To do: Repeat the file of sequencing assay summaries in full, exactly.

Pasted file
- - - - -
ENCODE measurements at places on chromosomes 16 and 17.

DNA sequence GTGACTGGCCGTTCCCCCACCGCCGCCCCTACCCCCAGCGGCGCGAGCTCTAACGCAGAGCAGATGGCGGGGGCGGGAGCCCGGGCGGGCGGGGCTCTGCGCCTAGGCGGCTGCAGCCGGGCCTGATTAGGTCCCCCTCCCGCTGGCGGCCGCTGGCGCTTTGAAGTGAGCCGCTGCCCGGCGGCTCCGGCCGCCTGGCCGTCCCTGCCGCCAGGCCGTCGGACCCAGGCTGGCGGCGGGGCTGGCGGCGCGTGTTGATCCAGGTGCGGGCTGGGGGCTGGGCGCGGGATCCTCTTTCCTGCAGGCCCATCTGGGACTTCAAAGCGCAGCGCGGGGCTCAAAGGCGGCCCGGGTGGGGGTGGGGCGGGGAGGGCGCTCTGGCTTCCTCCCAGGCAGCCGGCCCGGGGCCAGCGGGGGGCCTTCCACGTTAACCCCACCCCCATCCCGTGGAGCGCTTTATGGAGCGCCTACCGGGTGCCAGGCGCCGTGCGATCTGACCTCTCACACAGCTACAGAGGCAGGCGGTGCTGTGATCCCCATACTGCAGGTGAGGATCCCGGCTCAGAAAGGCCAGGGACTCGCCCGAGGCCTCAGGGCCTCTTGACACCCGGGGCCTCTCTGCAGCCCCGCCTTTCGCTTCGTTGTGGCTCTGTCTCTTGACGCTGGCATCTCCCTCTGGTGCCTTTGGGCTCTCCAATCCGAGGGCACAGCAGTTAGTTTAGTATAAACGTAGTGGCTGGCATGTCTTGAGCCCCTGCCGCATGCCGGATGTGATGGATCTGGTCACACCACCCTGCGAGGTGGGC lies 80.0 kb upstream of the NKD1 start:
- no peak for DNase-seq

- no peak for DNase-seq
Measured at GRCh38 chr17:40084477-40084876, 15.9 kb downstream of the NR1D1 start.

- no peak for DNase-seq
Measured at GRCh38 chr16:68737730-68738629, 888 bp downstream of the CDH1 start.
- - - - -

ENCODE measurements at places on chromosomes 16 and 17.

DNA sequence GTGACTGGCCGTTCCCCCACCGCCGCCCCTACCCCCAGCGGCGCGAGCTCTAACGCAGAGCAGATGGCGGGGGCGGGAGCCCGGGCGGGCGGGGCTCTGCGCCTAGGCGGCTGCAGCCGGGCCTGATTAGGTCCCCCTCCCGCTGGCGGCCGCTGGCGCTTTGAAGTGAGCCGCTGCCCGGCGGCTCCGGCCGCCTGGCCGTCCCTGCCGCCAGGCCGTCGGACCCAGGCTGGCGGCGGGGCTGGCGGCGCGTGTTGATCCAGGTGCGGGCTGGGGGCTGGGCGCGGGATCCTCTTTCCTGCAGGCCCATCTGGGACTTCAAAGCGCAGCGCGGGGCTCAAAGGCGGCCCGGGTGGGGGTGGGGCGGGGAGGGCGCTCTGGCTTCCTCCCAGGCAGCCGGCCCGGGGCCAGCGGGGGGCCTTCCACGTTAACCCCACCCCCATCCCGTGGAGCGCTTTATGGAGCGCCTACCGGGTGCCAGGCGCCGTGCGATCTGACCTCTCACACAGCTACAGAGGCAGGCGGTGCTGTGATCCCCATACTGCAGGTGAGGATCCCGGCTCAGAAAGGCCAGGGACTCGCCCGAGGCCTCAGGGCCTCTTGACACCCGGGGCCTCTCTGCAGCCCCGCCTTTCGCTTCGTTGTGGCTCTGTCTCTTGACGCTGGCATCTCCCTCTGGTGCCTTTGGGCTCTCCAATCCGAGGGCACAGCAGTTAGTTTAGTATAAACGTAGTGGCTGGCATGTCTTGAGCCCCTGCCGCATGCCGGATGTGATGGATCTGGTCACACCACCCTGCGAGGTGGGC lies 80.0 kb upstream of the NKD1 start:
- no peak for DNase-seq

- no peak for DNase-seq
Measured at GRCh38 chr17:40084477-40084876, 15.9 kb downstream of the NR1D1 start.

- no peak for DNase-seq
Measured at GRCh38 chr16:68737730-68738629, 888 bp downstream of the CDH1 start.